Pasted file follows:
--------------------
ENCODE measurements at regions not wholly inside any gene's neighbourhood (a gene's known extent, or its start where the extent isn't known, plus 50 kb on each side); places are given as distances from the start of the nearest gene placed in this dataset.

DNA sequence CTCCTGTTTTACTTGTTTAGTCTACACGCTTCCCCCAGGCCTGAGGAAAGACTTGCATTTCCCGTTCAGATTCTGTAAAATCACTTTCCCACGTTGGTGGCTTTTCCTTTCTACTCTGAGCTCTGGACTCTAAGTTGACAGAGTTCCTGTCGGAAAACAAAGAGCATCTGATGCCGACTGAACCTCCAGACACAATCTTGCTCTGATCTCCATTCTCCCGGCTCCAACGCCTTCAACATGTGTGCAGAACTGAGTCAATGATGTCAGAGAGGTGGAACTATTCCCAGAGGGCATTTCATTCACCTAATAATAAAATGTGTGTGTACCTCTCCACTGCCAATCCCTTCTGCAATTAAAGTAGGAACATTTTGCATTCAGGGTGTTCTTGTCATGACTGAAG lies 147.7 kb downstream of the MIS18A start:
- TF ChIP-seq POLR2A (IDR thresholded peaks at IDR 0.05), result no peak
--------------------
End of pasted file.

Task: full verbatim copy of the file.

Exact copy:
ENCODE measurements at regions not wholly inside any gene's neighbourhood (a gene's known extent, or its start where the extent isn't known, plus 50 kb on each side); places are given as distances from the start of the nearest gene placed in this dataset.

DNA sequence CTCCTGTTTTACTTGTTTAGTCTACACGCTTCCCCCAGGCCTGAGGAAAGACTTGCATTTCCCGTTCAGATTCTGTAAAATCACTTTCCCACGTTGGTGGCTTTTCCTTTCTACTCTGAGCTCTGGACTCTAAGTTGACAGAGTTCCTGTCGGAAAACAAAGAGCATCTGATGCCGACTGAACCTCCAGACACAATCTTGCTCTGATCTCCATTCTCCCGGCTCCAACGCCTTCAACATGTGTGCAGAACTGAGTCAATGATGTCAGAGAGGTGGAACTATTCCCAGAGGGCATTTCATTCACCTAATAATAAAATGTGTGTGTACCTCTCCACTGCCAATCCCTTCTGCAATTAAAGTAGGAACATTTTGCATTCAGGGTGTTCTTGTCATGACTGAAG lies 147.7 kb downstream of the MIS18A start:
- TF ChIP-seq POLR2A (IDR thresholded peaks at IDR 0.05), result no peak